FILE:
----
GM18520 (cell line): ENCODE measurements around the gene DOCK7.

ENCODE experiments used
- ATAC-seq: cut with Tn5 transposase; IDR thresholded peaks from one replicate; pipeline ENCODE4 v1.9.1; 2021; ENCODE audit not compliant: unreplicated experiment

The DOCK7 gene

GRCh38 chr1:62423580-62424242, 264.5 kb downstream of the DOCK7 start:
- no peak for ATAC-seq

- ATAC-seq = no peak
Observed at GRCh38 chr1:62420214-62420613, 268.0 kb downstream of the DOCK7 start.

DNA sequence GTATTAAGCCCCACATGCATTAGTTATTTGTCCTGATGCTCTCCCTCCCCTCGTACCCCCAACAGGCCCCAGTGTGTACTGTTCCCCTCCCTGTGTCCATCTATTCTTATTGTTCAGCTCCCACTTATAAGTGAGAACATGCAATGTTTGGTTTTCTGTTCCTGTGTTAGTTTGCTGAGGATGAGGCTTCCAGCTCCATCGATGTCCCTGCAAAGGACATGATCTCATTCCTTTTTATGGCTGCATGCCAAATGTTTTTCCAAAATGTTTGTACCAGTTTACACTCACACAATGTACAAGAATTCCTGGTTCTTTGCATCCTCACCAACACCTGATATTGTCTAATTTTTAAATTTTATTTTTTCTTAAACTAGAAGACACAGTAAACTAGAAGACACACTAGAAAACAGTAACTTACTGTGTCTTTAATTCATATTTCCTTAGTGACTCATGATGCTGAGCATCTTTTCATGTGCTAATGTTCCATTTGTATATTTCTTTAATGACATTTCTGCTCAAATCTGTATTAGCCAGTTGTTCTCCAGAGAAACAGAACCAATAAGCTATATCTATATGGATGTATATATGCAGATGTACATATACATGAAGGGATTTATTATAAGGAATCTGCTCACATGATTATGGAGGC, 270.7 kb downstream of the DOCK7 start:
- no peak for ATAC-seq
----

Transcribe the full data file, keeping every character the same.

GM18520 (cell line): ENCODE measurements around the gene DOCK7.

ENCODE experiments used
- ATAC-seq: cut with Tn5 transposase; IDR thresholded peaks from one replicate; pipeline ENCODE4 v1.9.1; 2021; ENCODE audit not compliant: unreplicated experiment

The DOCK7 gene

GRCh38 chr1:62423580-62424242, 264.5 kb downstream of the DOCK7 start:
- no peak for ATAC-seq

- ATAC-seq = no peak
Observed at GRCh38 chr1:62420214-62420613, 268.0 kb downstream of the DOCK7 start.

DNA sequence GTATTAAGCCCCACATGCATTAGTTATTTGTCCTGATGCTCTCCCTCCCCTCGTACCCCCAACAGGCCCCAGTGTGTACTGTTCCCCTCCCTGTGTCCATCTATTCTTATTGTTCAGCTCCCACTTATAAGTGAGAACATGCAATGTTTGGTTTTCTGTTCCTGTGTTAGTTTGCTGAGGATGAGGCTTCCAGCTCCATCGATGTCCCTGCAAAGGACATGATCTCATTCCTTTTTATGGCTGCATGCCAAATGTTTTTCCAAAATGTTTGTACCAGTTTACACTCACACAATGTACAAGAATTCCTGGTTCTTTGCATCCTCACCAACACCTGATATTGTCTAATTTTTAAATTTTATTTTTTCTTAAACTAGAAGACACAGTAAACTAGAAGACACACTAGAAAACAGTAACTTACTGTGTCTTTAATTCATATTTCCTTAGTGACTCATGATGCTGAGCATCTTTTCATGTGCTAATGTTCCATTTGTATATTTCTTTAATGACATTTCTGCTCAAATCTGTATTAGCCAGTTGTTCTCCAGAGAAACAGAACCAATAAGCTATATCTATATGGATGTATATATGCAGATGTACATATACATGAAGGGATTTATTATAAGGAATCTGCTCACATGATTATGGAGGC, 270.7 kb downstream of the DOCK7 start:
- no peak for ATAC-seq